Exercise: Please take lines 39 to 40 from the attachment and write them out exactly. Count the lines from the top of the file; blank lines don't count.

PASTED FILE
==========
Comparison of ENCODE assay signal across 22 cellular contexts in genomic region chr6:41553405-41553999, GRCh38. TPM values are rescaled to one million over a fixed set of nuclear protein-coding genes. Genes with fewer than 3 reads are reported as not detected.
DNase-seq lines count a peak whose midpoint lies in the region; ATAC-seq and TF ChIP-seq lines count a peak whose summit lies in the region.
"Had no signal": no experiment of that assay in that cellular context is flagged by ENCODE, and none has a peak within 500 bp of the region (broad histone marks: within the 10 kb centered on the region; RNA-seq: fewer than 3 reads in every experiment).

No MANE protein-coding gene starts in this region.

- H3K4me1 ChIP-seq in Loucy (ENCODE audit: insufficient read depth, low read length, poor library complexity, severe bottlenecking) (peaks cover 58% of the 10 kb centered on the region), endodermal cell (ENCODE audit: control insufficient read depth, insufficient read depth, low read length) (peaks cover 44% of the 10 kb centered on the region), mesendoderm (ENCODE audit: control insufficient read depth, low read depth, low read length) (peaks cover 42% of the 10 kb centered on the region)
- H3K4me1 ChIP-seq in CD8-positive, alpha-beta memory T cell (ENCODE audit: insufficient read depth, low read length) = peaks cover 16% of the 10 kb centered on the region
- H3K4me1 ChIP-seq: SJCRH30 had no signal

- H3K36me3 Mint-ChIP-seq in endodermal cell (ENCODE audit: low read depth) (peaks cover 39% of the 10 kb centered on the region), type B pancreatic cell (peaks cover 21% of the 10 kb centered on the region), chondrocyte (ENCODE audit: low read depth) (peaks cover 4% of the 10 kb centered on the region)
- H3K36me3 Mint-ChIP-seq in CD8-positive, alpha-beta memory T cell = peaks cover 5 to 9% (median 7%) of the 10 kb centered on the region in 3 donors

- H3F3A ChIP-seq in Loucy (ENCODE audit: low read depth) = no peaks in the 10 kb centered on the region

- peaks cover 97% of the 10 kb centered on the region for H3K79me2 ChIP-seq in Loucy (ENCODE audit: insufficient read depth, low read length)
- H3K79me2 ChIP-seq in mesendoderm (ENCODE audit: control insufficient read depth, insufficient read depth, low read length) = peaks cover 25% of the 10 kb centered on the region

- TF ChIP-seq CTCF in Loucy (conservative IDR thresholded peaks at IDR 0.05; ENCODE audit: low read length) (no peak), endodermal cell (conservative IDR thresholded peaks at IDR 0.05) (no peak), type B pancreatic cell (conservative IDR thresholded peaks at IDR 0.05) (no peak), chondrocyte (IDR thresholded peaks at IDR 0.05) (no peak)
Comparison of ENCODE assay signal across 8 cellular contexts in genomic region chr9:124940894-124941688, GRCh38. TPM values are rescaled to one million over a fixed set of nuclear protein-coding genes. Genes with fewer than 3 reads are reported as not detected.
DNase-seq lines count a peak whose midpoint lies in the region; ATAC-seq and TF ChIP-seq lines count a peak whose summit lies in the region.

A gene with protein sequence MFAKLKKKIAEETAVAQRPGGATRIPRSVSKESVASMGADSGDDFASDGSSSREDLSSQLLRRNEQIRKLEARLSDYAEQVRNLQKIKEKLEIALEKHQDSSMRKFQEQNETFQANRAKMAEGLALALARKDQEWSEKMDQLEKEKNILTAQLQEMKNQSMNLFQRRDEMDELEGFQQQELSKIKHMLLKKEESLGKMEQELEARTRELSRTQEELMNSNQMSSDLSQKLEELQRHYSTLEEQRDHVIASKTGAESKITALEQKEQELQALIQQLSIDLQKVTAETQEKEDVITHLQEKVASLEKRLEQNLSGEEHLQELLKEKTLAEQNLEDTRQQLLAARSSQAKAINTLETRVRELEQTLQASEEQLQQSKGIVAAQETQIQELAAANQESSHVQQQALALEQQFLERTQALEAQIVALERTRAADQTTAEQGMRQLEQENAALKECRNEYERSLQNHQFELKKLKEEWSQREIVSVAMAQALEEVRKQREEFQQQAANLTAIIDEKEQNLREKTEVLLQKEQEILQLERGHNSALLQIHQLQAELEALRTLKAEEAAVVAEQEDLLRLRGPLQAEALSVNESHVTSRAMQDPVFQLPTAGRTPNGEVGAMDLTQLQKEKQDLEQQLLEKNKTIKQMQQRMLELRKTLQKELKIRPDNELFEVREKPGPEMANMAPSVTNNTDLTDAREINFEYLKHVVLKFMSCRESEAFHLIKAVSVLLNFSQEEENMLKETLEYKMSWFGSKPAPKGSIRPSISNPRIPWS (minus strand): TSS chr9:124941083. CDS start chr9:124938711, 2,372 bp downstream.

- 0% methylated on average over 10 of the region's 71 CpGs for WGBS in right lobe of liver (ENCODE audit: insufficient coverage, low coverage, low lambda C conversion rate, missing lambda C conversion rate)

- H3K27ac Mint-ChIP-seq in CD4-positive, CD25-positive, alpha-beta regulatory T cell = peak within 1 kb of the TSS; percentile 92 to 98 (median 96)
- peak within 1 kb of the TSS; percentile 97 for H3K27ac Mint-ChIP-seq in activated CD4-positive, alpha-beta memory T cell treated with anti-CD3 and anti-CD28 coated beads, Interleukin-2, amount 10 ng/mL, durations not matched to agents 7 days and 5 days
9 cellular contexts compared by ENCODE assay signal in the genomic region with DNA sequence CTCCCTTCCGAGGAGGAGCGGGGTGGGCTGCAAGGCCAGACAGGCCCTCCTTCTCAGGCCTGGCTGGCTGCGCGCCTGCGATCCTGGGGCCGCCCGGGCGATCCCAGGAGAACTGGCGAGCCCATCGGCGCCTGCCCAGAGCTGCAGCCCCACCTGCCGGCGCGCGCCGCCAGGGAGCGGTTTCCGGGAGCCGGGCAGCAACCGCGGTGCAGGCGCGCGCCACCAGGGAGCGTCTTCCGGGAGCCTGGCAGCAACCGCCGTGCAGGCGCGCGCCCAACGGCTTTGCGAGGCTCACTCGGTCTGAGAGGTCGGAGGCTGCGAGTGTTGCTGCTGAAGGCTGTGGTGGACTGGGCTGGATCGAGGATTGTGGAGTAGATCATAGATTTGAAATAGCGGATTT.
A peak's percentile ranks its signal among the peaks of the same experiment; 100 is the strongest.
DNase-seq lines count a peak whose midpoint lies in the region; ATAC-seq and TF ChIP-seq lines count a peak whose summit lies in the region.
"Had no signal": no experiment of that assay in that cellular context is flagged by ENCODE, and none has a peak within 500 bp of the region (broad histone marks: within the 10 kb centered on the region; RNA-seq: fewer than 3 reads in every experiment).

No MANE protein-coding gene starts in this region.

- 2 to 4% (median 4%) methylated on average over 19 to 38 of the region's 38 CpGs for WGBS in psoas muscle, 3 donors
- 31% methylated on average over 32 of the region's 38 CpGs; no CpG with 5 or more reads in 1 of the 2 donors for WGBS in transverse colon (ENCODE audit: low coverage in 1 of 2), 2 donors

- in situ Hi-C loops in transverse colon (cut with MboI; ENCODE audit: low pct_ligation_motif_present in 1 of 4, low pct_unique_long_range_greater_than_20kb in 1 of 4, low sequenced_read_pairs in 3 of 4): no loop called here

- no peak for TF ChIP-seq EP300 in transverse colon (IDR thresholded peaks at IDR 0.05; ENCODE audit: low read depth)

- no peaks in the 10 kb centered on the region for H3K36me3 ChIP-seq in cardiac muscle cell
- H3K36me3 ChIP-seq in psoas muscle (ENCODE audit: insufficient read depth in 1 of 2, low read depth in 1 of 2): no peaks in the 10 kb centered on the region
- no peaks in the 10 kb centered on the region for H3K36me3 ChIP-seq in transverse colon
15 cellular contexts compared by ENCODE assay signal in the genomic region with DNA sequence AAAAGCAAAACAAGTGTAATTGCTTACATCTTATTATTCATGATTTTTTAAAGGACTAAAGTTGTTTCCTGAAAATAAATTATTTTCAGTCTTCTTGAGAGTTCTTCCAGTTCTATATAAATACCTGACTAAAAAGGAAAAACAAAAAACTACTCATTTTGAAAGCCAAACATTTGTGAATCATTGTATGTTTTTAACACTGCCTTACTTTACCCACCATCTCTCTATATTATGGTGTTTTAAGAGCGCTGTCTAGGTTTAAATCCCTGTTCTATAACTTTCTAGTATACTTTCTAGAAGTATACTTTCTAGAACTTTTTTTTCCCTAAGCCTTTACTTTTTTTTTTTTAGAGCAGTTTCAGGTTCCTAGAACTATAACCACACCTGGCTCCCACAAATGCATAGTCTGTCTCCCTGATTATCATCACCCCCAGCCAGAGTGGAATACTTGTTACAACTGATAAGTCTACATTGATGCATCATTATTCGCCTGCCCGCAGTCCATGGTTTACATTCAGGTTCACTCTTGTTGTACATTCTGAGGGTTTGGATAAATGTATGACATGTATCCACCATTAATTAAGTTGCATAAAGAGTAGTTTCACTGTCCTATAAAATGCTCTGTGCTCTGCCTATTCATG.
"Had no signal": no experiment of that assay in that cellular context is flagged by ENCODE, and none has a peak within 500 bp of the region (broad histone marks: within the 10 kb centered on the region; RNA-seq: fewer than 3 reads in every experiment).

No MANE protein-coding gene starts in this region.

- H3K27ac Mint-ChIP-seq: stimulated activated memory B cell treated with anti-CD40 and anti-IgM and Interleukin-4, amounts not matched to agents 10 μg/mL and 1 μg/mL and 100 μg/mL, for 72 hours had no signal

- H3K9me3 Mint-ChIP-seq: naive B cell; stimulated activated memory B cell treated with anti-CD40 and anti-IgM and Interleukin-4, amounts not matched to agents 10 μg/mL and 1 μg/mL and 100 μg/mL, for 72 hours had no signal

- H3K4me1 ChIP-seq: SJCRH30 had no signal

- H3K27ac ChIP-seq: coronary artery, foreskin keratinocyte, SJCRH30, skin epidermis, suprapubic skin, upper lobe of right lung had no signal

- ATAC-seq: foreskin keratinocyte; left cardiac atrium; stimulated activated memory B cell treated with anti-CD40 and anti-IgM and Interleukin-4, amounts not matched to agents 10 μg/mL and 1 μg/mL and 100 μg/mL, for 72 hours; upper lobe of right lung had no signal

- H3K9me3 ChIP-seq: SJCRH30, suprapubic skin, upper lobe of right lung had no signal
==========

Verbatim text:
- ATAC-seq: foreskin keratinocyte; left cardiac atrium; stimulated activated memory B cell treated with anti-CD40 and anti-IgM and Interleukin-4, amounts not matched to agents 10 μg/mL and 1 μg/mL and 100 μg/mL, for 72 hours; upper lobe of right lung had no signal

- H3K9me3 ChIP-seq: SJCRH30, suprapubic skin, upper lobe of right lung had no signal